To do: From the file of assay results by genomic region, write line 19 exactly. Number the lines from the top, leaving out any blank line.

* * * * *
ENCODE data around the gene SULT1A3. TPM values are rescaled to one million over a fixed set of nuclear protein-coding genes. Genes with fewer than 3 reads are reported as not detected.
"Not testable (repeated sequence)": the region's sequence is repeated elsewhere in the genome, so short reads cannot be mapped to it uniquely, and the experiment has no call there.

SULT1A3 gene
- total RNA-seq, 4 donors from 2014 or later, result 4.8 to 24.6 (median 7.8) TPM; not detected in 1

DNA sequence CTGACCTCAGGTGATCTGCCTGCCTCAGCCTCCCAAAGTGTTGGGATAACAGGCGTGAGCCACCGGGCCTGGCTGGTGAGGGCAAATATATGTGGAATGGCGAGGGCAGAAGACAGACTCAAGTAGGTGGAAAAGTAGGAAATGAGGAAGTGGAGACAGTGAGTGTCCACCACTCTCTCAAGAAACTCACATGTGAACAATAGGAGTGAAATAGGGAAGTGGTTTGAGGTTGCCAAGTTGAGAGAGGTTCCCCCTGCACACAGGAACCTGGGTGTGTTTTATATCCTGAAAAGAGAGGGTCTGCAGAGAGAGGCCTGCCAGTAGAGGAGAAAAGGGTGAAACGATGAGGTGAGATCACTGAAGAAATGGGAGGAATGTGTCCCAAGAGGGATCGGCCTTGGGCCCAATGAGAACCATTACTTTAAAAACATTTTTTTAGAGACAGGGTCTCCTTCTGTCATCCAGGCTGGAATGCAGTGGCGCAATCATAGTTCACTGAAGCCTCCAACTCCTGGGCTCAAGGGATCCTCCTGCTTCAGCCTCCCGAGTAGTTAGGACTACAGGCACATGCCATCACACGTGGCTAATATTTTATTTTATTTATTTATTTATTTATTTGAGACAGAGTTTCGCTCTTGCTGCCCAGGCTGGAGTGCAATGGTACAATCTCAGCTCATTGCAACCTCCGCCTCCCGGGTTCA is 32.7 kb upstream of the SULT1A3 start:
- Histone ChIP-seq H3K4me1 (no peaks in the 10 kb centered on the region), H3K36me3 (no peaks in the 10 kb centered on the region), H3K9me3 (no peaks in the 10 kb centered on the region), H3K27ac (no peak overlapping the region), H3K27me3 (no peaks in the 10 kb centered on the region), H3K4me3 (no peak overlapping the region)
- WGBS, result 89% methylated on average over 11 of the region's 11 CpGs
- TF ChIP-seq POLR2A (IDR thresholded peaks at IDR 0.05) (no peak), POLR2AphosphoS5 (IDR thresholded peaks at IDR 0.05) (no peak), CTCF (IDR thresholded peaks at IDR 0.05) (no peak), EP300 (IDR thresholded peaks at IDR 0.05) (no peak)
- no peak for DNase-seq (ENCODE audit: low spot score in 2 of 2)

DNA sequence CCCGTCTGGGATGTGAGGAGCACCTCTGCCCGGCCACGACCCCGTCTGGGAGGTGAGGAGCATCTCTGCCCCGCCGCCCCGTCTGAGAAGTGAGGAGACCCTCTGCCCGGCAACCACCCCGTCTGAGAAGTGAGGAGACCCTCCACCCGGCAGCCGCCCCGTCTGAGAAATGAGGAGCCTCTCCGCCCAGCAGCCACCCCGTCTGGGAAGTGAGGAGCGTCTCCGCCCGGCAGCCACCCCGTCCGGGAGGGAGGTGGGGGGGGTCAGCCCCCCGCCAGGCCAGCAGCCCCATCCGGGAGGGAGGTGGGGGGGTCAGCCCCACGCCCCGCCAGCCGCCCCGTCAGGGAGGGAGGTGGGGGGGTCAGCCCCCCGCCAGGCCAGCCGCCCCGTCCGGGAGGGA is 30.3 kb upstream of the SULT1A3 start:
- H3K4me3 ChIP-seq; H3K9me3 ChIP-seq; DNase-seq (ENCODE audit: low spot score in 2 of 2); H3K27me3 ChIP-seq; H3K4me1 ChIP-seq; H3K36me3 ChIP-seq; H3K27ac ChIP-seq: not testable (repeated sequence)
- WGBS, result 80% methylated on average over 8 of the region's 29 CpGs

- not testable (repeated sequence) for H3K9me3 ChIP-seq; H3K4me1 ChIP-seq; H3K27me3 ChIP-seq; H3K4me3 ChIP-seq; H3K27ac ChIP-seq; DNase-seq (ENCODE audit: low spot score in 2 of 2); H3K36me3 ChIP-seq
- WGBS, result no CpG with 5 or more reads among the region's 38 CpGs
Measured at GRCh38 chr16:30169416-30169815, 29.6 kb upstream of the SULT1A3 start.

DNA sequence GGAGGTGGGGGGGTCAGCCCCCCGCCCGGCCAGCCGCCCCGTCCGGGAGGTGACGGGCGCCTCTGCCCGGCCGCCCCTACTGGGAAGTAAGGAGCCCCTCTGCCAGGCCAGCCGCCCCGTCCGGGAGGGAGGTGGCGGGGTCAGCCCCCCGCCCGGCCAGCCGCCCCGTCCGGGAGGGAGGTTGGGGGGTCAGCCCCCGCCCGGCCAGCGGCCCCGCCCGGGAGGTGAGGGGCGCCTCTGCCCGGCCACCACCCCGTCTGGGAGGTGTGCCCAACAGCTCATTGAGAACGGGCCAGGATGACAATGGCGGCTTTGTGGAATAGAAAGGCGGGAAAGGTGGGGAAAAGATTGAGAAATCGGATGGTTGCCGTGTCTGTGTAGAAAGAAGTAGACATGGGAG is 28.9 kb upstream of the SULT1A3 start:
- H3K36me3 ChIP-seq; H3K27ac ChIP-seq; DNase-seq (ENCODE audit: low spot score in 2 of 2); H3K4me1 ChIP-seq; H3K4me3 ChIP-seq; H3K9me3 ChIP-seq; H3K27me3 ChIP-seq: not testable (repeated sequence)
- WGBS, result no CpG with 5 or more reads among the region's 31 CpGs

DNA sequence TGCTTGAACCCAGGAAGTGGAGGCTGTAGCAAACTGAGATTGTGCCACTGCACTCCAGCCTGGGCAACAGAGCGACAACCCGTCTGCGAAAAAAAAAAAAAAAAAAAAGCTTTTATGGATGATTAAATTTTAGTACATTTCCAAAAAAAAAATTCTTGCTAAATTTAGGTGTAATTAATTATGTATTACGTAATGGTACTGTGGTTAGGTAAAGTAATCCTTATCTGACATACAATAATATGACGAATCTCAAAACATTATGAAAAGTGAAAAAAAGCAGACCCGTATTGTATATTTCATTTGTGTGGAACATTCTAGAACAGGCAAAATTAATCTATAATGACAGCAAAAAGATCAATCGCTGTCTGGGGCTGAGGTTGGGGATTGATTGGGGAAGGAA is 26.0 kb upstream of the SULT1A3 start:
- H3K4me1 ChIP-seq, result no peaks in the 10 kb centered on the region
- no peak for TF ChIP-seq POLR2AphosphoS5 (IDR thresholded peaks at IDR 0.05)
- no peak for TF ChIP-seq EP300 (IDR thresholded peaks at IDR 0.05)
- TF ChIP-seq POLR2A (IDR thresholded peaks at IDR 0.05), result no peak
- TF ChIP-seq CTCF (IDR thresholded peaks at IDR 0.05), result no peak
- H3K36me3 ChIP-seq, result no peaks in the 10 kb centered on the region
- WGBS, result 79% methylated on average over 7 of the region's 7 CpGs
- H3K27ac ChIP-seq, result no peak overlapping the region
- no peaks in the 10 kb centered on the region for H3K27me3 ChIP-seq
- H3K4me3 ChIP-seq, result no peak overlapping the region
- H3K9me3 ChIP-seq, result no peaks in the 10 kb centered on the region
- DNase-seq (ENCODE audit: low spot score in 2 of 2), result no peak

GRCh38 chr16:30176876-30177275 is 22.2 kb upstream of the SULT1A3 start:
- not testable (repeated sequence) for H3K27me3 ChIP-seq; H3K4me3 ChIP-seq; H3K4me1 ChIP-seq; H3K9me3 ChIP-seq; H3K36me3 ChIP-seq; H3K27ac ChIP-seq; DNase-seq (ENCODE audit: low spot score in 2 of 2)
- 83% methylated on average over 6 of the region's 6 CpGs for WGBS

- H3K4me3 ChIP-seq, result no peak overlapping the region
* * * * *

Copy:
DNA sequence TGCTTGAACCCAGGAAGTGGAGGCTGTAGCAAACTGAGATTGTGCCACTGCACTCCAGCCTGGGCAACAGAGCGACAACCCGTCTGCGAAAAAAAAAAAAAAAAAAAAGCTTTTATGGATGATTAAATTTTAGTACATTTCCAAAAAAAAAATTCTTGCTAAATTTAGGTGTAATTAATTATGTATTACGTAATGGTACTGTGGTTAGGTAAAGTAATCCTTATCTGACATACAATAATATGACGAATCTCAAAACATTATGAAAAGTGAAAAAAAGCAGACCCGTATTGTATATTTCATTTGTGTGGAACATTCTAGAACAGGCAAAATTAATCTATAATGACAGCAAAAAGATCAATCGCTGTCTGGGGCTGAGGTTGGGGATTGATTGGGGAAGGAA is 26.0 kb upstream of the SULT1A3 start: